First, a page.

NFT-tethered Sound Recordings and Digital Resale

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Harvard Journal of Sports and Entertainment Law


If consumers are buying ownership interests in Non-Fungible Token ("NFT")-tethered sound recordings, can they lawfully resell those interests under the Copyright Act? What exactly is the consumer buying-a digital sound recording, or a phonorecord? I argue that NFT consumers are purchasing fractionalized interests in a phonorecord from the copyright owner in addition to any interests they may acquire in the digital sound recording. NFTs are not art and do not create copyrights. Rather, NFT sound recordings are a decentralized Digital Rights Management ("DRM") technology that tethers a unique phonorecord to a unique digital sound recording. NFTs have captured the attention of artists and public alike, with many musicians, like Calvin Cordozar Broadus Jr. (known professionally as "Snoop Dogg"), paying serious attention. Sales of Snoop's NFT-tethered album, Bacc on Death Row ("B.O.D.R."), totaled $44.3 million in five days, and the industry predicts that the NFT marketplace for sound recordings will become a multibillion-dollar one as early as 2025. I explore this emerging marketplace and the economic implications of NFTs as a decentralized distribution channel. Distribution of copyrighted works invites potential copyright misuse, raising unresolved issues under the venerable first sale doctrine. Congressional resistance to codification of digital first sale protections has resulted in increasing copyright misuse, made more apparent with this nascent technology. I weigh the advantages and disadvantages of three responses: (1) relying on Section 115's compulsory license scheme to check ongoing copyright misuse; (2) calling on Congress to extend Section 109's first sale protections to digital sound recordings; and (3) recognizing the NFT purchaser's acquired ownership interest to include both the digital sound recording and a fractionalized interest in the hard drive to which the NFT is tethered. Under the third response, Section 109's first sale doctrine covers the existing resale marketplace.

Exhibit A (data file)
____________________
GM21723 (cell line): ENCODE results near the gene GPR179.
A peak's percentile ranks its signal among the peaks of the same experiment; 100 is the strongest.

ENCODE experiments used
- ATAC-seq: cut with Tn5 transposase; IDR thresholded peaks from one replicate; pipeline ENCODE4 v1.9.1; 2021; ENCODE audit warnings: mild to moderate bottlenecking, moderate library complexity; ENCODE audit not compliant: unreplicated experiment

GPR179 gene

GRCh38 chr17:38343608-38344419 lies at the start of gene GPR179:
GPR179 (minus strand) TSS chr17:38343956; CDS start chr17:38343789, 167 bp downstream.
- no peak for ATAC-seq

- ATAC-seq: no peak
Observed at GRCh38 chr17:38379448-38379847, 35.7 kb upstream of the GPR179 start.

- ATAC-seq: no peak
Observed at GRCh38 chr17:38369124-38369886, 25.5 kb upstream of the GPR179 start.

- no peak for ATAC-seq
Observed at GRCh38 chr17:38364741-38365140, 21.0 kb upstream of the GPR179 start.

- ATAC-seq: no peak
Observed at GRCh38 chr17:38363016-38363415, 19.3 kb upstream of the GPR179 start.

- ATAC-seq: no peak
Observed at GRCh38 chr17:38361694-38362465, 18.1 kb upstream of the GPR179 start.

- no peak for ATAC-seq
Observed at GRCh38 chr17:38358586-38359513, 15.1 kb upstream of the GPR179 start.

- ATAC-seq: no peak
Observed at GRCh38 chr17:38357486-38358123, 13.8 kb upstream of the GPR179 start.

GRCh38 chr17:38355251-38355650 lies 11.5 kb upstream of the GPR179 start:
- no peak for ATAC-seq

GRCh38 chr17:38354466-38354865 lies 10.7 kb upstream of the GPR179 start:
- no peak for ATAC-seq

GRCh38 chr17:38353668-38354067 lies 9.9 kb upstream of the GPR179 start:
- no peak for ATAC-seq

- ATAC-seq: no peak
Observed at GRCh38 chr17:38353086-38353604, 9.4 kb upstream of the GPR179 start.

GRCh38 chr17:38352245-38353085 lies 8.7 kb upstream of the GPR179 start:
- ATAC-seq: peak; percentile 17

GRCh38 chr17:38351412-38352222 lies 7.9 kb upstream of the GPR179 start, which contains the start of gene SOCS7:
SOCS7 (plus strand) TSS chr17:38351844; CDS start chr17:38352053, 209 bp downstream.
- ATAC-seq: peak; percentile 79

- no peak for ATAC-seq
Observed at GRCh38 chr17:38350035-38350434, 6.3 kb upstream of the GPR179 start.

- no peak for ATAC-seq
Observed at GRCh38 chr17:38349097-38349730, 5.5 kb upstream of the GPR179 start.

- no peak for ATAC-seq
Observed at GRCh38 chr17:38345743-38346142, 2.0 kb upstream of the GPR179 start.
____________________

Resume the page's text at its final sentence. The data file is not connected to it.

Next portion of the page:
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Publication Date

Winter 2023